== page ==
Once we get into the meat of Teslagrad, it becomes a non-linear Metroidvania experience with a focus on puzzles rather than action; the heartbreakingly beautiful environments are meticulously detailed with tons of secrets and collectibles to come back to later. As its name implies, Teslagrad is all about alternating current electricity, and the core game mechanic revolves around red and blue electromagnets: magnets of opposite colours attract each other, and magnets of the same colour repel each other. The boy gains the ability to use these magnets with environmental objects, with the L buttons for blue magnets and R for red – you'll have to do things like use magnetism to make blocks fly across the room or to propel the boy himself to previously unreachable platforms. New mechanics like magnetic cloaks and the ability to "blink" across gaps Dishonored-style are introduced slowly, never overwhelming players with too much information at once.

There's no health system in Teslagrad, as the boy immediately dies with a single hit. To make up for this, he has unlimited lives and always immediately respawns at the entrance of the room you died in. This is welcome news, because Teslagrad becomes infernally difficult as the story progresses, with some truly cranium-melting puzzles and zero hand-holding to be found anywhere. You'll find yourself replaying the puzzle-fight boss battles dozens of times before you figure out how to defeat them without taking a single hit, which will turn off more casual players but provides an old-school challenge for platforming veterans.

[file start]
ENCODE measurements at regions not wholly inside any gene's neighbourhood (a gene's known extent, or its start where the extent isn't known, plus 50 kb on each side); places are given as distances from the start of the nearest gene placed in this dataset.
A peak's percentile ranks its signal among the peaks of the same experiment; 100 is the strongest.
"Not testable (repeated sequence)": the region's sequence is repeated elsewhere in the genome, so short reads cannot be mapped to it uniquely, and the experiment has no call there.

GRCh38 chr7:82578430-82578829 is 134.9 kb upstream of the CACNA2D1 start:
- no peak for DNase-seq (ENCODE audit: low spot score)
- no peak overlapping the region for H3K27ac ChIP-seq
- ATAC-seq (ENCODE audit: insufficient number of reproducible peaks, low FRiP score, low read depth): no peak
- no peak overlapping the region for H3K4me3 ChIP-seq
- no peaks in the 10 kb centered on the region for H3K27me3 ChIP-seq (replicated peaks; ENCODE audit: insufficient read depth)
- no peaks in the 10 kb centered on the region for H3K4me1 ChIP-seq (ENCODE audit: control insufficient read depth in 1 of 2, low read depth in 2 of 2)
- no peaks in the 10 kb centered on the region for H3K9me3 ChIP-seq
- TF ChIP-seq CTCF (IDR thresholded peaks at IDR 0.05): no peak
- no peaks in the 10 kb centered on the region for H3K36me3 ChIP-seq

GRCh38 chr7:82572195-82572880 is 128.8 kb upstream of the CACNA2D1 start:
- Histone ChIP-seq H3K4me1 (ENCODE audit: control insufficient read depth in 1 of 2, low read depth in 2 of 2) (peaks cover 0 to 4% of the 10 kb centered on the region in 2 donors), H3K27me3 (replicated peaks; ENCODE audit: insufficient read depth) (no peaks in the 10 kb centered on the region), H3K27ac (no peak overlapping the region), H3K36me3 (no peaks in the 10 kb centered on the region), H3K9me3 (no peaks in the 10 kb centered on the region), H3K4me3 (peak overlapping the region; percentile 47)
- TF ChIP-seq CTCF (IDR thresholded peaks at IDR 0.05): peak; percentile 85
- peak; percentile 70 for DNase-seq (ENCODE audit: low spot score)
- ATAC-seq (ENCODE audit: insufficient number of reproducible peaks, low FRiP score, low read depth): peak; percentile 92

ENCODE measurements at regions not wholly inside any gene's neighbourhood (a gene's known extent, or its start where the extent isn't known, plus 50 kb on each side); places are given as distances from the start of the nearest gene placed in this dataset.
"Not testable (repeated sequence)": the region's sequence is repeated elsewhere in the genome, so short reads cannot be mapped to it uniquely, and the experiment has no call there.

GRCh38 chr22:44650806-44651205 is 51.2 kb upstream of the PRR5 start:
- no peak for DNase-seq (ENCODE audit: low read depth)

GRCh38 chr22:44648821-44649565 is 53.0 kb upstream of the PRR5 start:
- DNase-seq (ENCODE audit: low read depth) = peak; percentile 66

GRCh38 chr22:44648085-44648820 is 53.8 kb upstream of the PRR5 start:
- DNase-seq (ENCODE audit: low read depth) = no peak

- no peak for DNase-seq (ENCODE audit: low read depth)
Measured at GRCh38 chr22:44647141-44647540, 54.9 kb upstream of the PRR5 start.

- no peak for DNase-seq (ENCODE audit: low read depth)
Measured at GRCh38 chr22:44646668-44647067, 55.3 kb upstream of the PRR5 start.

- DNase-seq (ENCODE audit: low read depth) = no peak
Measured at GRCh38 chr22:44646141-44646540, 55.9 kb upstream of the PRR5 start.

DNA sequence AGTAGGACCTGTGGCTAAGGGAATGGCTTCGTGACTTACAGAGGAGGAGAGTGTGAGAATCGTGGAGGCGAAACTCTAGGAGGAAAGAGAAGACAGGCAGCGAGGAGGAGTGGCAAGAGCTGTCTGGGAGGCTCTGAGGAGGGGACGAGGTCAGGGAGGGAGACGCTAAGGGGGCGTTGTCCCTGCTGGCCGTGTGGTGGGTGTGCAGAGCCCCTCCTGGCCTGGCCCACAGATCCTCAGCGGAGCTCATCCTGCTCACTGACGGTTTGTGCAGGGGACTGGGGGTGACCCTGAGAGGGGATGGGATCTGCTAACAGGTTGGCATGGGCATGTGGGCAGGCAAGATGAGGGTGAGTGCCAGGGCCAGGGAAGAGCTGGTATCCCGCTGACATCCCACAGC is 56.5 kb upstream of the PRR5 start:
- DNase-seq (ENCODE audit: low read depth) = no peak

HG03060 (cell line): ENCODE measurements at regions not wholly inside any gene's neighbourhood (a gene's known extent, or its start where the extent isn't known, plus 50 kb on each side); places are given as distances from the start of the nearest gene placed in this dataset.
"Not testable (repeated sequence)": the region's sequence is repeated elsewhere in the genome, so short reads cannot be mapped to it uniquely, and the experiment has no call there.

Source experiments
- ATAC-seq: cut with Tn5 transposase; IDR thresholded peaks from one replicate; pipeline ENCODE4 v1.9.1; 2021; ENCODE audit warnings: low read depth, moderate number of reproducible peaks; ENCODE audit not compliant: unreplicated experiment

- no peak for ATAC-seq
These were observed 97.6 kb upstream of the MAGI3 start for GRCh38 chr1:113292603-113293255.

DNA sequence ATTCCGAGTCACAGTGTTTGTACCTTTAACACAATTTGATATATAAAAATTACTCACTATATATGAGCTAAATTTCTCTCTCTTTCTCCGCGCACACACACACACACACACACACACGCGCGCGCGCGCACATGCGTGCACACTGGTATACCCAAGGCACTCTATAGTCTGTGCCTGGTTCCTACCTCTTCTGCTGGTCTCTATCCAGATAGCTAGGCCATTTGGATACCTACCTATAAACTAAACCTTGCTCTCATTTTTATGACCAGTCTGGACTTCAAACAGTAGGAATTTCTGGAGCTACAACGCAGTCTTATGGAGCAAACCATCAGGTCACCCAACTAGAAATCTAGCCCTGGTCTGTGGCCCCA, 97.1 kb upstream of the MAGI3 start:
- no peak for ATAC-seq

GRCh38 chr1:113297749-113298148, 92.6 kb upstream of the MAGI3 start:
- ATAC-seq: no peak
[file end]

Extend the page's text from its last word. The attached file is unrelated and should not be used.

As the story unfolds we also find out more about the history of Teslagrad. Environments get bigger and stranger, and scattered throughout the mysterious castle are auditorium rooms, where paper theatre sequences tell the story of a kingdom torn apart by the corrupting power of electricity. You're not required to sit through these performances, so if you want you can simply run past these rooms to the next puzzle, but if you stick around you'll be rewarded with a more fleshed-out gameworld. This elegantly-told saga of a broken industrial city falling into ruin juxtaposes and parallels the deeply personal story of the boy, adding a heavy emotional punch to what is ostensibly a game about magnets.

On default settings, gameplay is displayed on your TV screen while the GamePad is used as a handy map; there's no Pro Controller support, but Teslagrad supports off-TV play so you can Tesla on the toilet. There is a bit of slowdown when loading new areas or particularly large rooms, but for the most part the game runs at a steady frame rate with tight controls. It's also worth noting there's a plethora of language options: in addition to English, Teslagrad supports Chinese, German, Spanish, French, Italian, Dutch, Norwegian, Polish, Brazilian Portuguese, European Portuguese, Slovak, Serbian, Russian, Turkish, and Ukrainian. A fittingly Eastern European collection of languages!

Conclusion

Teslagrad is everything we love about download gaming on Wii U. From the flawless opening scene to the nostalgic music to the luscious hand-drawn artwork to the brain-bending puzzles, Rain Games has a certified hit on its hands. The extreme difficulty will be hard for some to swallow, but it never feels unfair; anyone who appreciates an old-school challenge will find something to enjoy here. If you've finally torn yourself away from SteamWorld Dig, Teslagrad is the worthy heir to the Scandinavian throne.